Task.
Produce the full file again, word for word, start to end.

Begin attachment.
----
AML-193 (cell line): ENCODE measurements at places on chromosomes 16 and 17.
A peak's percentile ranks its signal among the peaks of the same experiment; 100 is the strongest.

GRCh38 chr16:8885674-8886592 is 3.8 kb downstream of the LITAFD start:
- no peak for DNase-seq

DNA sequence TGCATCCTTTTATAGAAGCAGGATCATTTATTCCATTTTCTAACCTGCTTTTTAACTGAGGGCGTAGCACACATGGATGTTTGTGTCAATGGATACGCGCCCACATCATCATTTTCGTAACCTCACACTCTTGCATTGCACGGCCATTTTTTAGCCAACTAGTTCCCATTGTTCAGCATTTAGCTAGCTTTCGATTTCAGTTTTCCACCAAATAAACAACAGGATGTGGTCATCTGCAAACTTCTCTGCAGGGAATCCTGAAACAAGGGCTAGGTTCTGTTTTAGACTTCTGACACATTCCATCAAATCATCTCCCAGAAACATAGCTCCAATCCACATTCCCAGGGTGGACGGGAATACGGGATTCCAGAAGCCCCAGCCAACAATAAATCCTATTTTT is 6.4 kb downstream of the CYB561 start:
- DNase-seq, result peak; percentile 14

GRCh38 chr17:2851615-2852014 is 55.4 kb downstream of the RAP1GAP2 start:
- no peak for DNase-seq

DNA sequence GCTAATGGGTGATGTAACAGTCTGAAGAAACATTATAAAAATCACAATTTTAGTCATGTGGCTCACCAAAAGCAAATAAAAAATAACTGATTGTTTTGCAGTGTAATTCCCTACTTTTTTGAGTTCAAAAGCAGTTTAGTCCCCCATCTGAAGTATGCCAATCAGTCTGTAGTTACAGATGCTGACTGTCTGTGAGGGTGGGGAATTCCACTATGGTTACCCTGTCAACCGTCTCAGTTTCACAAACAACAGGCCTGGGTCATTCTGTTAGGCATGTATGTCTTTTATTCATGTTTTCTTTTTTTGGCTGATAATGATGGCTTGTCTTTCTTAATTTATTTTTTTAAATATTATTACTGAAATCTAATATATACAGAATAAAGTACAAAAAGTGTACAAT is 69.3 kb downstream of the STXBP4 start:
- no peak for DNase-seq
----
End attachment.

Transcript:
AML-193 (cell line): ENCODE measurements at places on chromosomes 16 and 17.
A peak's percentile ranks its signal among the peaks of the same experiment; 100 is the strongest.

GRCh38 chr16:8885674-8886592 is 3.8 kb downstream of the LITAFD start:
- no peak for DNase-seq

DNA sequence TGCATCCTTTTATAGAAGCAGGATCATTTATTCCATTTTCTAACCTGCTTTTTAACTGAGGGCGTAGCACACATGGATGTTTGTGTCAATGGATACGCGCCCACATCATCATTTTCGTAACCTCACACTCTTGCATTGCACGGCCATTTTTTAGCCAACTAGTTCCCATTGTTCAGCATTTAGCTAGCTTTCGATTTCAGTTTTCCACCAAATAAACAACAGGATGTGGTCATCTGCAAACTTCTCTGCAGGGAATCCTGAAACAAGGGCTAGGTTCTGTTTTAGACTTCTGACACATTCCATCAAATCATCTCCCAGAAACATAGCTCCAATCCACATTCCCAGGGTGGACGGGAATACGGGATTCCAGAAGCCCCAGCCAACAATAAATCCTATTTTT is 6.4 kb downstream of the CYB561 start:
- DNase-seq, result peak; percentile 14

GRCh38 chr17:2851615-2852014 is 55.4 kb downstream of the RAP1GAP2 start:
- no peak for DNase-seq

DNA sequence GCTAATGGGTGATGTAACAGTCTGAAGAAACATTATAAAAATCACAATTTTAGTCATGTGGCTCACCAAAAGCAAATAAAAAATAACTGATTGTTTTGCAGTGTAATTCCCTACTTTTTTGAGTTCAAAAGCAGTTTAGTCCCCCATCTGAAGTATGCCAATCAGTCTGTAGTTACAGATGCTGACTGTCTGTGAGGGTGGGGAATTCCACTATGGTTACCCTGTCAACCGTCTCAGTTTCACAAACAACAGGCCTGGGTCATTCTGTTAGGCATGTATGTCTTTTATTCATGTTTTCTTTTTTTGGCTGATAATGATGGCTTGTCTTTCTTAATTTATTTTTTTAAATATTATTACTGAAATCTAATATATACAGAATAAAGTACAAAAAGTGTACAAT is 69.3 kb downstream of the STXBP4 start:
- no peak for DNase-seq